Tuesday, January 26, 2010

The Magical, Manic Poets: Poetry as Right-Hemispheric Language

"If left-hemispheric dominance for language is not the ‘natural’ condition of human beings aged eight and older, but rather, a side effect of print literacy, then it stands to reason that the qualitative changes in consciousness between
oral and print cultures—from community identity, ‘magical thinking,’ pervasive animist spirituality, and poetry to individualism, science, and rationalism, faith-based religion or agnosticism/atheism, and prose—may be the outward signs
of a fundamental shift from right- to left-hemispheric structuring of conscious thought processes and memories.”

—Julie Kane, "Poetry as Right-Hemispheric Language," p. 16

Wow. After I posted this quote, Julie Kane kindly came by to add to the discussion and provided us the link to the complete article, which is now online here

I've just started reading it, and I've already gotten the chills. i don't know if I really want to get so far to the bottom of my "compulsion to write poetry"--i sense it may confirm too many awful suspicions I've had since childhood--but I know I'd better. So here goes. I hope to see many of you at the discussion afterwards--I know I'm going to need the support!!


Annie Finch said...

So, what does this mean for poetry?

et said...
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et said...
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Lyle Daggett said...

Here's the thing though -- even the discovery of how to control and use fire, even the discovery or invention of the wheel, were at least in some sense acts of technology, acts of science, maybe not exclusively that but at least partly that.

The first attempts at counting things (which may or may not have pre-dated what we now generally call "writing,") may have been at least rudimentary precursors of writing.

The cave paintings in what are now France and Spain include, not only images of animals (real existing ones, and in some cases mythological-looking hybrid creatures), but also, sometimes, shapes or marks or designs (spiral shapes, criss-crossed groups of lines, dots or spots of color, sometimes among or between other images, sometimes overlapping with them), that may or may not have been representational -- if they were, modern scholars haven't yet agreed on what they represent.

Chinese written characters evolved to their present form from earlier forms that were more clearly pictorial or representational. Egyptian and Mayan hieroglyphs (to use what's really an arbitrary name for them) appear to be more plainly representational images, and are at the same time fully developed systems of writing. Just to name some of the more famous examples.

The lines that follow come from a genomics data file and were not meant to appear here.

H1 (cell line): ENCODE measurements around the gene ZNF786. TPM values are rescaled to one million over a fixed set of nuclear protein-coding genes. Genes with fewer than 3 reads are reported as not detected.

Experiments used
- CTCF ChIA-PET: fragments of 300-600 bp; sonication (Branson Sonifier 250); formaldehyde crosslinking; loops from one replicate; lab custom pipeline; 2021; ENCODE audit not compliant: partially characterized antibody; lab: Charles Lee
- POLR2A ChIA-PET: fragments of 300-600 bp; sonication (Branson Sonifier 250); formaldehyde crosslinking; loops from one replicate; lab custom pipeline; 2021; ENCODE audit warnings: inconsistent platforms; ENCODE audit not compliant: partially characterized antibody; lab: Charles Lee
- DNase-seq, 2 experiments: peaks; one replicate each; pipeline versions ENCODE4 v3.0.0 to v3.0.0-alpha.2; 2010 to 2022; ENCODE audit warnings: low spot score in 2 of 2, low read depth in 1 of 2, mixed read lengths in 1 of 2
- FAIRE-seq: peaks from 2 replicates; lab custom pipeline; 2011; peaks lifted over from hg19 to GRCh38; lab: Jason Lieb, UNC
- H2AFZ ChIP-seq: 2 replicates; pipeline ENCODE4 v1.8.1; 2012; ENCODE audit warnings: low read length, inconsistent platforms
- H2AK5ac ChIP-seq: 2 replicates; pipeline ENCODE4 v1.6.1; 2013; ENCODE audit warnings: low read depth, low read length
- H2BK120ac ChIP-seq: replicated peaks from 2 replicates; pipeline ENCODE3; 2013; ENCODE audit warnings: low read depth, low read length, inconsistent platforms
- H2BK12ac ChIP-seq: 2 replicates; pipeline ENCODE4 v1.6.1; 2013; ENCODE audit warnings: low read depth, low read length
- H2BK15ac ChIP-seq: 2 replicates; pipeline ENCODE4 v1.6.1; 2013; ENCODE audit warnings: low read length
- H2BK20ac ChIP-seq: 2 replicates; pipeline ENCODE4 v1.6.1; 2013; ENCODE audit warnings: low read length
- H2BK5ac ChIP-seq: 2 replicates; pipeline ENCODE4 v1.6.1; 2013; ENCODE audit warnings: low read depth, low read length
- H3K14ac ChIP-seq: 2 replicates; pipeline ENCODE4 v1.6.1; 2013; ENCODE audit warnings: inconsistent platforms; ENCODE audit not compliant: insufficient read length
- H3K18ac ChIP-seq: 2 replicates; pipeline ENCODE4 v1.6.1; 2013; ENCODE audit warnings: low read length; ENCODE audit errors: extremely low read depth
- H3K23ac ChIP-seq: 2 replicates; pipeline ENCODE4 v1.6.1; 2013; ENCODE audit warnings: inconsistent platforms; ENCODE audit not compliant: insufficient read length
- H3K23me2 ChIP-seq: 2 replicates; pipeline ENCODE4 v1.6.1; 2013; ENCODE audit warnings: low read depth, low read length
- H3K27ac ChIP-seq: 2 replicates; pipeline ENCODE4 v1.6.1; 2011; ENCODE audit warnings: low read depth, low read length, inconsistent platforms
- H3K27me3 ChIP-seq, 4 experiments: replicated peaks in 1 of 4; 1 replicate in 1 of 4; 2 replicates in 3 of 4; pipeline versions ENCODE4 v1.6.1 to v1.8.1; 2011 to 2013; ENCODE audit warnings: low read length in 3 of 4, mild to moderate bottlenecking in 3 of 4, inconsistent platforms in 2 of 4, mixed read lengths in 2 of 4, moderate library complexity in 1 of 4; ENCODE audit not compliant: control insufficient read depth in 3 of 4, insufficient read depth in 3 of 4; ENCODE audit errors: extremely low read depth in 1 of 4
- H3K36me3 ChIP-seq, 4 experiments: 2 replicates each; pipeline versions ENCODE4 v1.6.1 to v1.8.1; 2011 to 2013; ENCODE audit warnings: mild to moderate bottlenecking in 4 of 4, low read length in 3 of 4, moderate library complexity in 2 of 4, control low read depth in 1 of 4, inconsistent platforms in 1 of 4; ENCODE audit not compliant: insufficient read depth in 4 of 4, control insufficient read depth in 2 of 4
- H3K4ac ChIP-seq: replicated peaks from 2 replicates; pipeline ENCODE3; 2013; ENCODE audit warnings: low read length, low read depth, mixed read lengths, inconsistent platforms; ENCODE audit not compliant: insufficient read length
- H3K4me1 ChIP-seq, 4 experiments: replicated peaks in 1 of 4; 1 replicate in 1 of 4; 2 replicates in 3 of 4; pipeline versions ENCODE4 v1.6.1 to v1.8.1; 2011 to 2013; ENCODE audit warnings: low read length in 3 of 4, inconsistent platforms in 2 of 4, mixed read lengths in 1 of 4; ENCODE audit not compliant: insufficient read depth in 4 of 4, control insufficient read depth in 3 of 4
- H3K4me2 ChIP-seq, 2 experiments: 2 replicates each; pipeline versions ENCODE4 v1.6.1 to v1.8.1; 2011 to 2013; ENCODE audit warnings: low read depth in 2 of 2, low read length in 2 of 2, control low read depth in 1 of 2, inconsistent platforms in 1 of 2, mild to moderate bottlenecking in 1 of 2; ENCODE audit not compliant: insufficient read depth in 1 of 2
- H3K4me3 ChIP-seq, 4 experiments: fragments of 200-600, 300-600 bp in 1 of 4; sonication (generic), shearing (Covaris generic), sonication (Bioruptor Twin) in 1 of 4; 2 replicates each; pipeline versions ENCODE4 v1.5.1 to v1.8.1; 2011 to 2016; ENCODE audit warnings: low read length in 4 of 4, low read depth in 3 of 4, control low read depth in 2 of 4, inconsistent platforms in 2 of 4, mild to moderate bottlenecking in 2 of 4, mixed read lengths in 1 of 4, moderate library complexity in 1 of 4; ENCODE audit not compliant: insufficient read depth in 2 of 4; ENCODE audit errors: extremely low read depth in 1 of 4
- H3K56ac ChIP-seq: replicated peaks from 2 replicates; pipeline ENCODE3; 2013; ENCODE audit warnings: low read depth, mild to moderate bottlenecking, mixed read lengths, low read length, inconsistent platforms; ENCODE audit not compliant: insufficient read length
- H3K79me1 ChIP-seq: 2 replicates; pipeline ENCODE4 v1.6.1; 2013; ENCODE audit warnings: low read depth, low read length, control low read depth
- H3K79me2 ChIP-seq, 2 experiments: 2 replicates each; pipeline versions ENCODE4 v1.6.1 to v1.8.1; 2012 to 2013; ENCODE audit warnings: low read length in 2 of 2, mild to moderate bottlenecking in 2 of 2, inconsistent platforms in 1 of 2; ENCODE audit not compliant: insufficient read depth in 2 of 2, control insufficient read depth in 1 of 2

Birds make nests, beavers build dams, all manner of animals dig holes in the ground to live in.

Pre-literate speech, human spoken language, is already an act highly involved with both the left and right halves of the brain.

My point being -- I'm skeptical of the notion that rational thought, science, and so on, are "side effects" of literacy. I'm not suggesting that the dominance of qualities attributed to the left side of the brain necessarily results in a better world than if such qualities were less dominant. I just believe that we have both halves of our brains (or at least six hemispheres -- left/right, front/rear, upper/lower) for a reason.

Or, to come at this differently -- how then did the widespread dominance (in some sectors of the modern world) of qualities associated with the left hemisphere of the brain occur in a species which (as the passage from Julie Kane suggests) earlier functioned largely by means of "community identity, 'magical thinking,' pervasive animist spirituality, and poetry"?

I do agree that poetry is, primarily, right-hemisphere language, though I believe also that (at least) both the left and right hemispheres of the brain are involved in writing poetry.

Anonymous said...

If anyone is interested in reading the full article from which the quotation was taken (which, I think, addresses the very valid questions raised by Lyle, above, in greater depth than I could do justice to by summarizing), it was reprinted online in the journal PsyArt (2007), from its original publication in Journal of Consciousness Studies 11.5/6 (2004): 21-59.

Mim said...

Yes, poets use both sides of the brain, as do all artists.

Annie Finch said...

Thanks, Julie, for the cite!
I will read it and I hope Lyle will also, and then it would be great to continue the discussion--and I hope you will stay to participate?

Lyle Daggett said...

I've read (so far) about half of the full article, and have bookmarked it. I'll go back and finish reading it. (Getting late here at the moment.)

Thanks for posting the link.

Lyle Daggett said...

I've read the rest of the article. I welcome the broad spectrum of research evidence it outlines in support of the idea that poetic language is, principally, language rooted in functions associated with the right half of the brain.